Authors give a glib account of 2012 campaign in ‘Double Down’


At one point in their emptily entertaining replay of the 2012 presidential election, John Heilemann and Mark Halperin engage in projection. They describe another political book as “teeming with tittle-tattle.” But Double Down likewise glorifies the flimsily sensational. Reading it is like spending a week on a boat with two fishermen who are trying hard to convince you that the minnows they’re catching are whales. The great polarizing issues of the day matter less to Heilemann and Halperin than one-upmanship.

Nevertheless, their cutesy writing style is uncomplicated enough for mid-to-high-information beachgoers to pass the time, reliving Mitt Romney’s maladroit struggle against an uninspiring Barack Obama. Heilemann and Halperin’s weaknesses could be overlooked in their last bestseller, Game Change, because their subject, the 2008 election, was so damn interesting. No credible screenwriter would have dared pitch such an idea. A young African-American senator defeats a former First Lady for the Democratic nomination after a dramatic primary marathon. His Republican opponent, an aging war hero, chooses an unknown female governor as his running mate without properly vetting her. Shortly after, she shows herself to be dangerously unqualified. Meanwhile, the country faces the worst economic crisis since the Depression. In comparison, the 2012 election was as dull as a tax lecture.

Double Down does have moments. The authors take us behind the scenes of Clint Eastwood’s address to the Republican convention, when he had a tete-a-tete with a piece of furniture. Eastwood’s appearance was Romney’s idea; he was in awe of the actor, who got the idea for the chair from a Neil Diamond song he heard earlier that day on the radio. Incredibly, Romney’s people never insisted that he clear his remarks with them. They were too afraid of the Man with No Name.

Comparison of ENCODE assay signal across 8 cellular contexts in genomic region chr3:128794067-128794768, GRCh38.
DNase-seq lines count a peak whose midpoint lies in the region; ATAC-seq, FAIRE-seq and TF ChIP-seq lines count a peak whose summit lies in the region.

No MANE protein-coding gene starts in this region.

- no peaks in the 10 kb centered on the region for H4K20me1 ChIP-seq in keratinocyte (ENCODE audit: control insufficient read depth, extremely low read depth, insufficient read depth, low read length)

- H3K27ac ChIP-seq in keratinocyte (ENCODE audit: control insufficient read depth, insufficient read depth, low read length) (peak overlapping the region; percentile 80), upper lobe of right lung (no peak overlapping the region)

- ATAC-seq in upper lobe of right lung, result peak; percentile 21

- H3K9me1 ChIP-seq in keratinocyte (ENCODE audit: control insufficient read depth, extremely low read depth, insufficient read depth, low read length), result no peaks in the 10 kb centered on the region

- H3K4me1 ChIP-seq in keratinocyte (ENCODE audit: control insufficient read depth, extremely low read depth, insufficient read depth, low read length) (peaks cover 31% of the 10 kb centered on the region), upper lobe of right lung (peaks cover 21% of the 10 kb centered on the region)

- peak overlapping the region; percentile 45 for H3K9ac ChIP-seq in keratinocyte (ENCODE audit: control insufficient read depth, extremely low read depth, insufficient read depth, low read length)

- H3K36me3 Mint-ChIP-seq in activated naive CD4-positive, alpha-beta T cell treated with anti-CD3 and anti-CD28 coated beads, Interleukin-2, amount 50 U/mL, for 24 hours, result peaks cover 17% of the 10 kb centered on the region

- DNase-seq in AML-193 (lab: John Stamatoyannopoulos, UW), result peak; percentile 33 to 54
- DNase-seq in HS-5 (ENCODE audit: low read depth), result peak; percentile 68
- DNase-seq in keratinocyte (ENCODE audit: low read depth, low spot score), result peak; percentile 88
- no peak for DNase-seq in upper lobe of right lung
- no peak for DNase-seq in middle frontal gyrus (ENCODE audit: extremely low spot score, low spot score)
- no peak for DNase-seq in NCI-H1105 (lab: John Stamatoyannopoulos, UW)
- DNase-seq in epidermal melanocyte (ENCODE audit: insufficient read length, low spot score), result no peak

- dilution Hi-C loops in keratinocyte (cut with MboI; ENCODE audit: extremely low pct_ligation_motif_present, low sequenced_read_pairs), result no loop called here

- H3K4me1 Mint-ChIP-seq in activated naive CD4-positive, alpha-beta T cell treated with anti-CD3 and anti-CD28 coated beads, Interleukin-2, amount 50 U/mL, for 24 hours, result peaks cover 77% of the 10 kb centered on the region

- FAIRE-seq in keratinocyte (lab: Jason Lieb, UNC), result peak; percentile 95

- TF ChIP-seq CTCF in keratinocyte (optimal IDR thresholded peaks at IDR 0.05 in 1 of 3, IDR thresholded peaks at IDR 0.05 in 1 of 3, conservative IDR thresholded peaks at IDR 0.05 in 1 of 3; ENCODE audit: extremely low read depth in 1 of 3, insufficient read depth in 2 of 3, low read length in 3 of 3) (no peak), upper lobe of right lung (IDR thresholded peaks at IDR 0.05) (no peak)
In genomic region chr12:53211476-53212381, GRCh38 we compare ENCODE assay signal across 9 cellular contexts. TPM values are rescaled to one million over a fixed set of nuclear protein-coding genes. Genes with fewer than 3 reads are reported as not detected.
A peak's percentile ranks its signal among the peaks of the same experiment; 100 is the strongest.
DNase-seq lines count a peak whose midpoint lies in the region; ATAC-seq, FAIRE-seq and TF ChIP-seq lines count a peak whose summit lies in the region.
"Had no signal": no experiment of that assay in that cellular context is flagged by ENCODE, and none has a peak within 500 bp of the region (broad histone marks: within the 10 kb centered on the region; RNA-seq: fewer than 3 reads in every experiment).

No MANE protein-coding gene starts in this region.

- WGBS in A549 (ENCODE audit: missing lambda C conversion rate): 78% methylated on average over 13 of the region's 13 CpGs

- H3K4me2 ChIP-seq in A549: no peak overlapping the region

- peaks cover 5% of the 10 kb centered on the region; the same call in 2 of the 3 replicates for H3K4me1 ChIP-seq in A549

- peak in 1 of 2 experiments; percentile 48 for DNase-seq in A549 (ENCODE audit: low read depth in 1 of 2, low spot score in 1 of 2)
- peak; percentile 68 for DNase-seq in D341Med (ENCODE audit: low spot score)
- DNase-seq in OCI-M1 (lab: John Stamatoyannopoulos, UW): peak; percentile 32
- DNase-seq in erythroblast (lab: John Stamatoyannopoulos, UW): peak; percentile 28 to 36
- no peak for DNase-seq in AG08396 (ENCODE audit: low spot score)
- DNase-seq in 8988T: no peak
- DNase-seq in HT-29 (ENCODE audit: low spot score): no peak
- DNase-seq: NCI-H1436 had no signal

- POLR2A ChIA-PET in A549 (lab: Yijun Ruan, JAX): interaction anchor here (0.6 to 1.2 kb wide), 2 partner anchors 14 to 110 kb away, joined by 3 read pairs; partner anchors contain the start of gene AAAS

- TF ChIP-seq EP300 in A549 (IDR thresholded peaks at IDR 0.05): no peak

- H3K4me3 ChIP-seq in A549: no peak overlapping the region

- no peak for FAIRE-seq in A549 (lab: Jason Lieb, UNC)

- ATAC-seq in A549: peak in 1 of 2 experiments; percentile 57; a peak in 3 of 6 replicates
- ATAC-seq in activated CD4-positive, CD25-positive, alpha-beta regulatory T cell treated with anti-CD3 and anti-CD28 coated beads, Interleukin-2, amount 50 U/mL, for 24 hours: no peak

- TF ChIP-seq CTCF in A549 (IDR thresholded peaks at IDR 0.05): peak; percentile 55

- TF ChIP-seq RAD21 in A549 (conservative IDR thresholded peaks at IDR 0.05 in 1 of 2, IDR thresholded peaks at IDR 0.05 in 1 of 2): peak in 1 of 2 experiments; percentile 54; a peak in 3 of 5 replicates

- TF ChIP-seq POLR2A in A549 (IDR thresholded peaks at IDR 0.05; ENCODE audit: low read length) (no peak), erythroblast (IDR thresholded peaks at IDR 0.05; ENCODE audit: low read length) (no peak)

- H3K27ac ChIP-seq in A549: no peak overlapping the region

But a month later, the president’s performance at the first debate made Eastwood “appear prophetic.” The authors do a good job of describing the turmoil that preceded and followed the event in Denver. In 2008, pundits were impressed with "No Drama Obama," a candidate who oversaw a campaign largely devoid of infighting. But after he entered the White House, it seemed like "All Drama Obama," with staffers taking turns sniping at each other. Things came to a head a few days before the crucial second debate, when Obama was still struggling to relax. His advisors had to stage an intervention, during which the president confessed his psycho-political shortcomings.

Heilemann and Halperin devote excessive space, however, to never-rans such as Gov. Mitch Daniels of Indiana and the pathologically self-congratulatory Donald Trump. Meanwhile, Obama campaign’s groundbreaking data-mining operation, which was instrumental in the president’s reelection, is mentioned only once. And one would like an explanation for the dismissive description of the man who filmed Romney’s fateful 47 percent remark at a Boca Raton fundraiser. To the authors, he is merely “a disgruntled bartender.” As they well know, his name is Scott Prouty, and he is something of a hero, having pulled a woman from a sunken car. Are they upset with him because he spoke at length with Jonathan Alter, for his book on the 2012 campaign, The Center Holds?

The authors also fail to tell us what was at stake in this election. Had Romney prevailed, he and his running mate, Paul Ryan, would have attempted to undermine the social safety net. But that is too deep for the authors, whose language is geared toward glibness. Rick Santorum is referred to as “Santo,” Chris Christie is “Big Boy,” someone doesn’t know “squat,” someone else gets into a “hot mess.” Lest you think the authors are dumbing themselves down, every now and then they reach for their thesaurus; for example, did you know Christie had a “coriaceous hide?”

Recently, a poll suggested that a majority of Americans would now vote for Romney. No doubt this is due to dissatisfaction with Obama’s inexplicably inept handling of the Affordable Care Act, which has jeopardized his second term.

During the campaign, Bill Clinton was dismayed at the breaks Obama got. “He’s luckier than a dog with two d---s,” the former president said. But today the dog acts as if it has been fixed by a vet.

Ariel Gonzalez teaches English at Miami Dade College.

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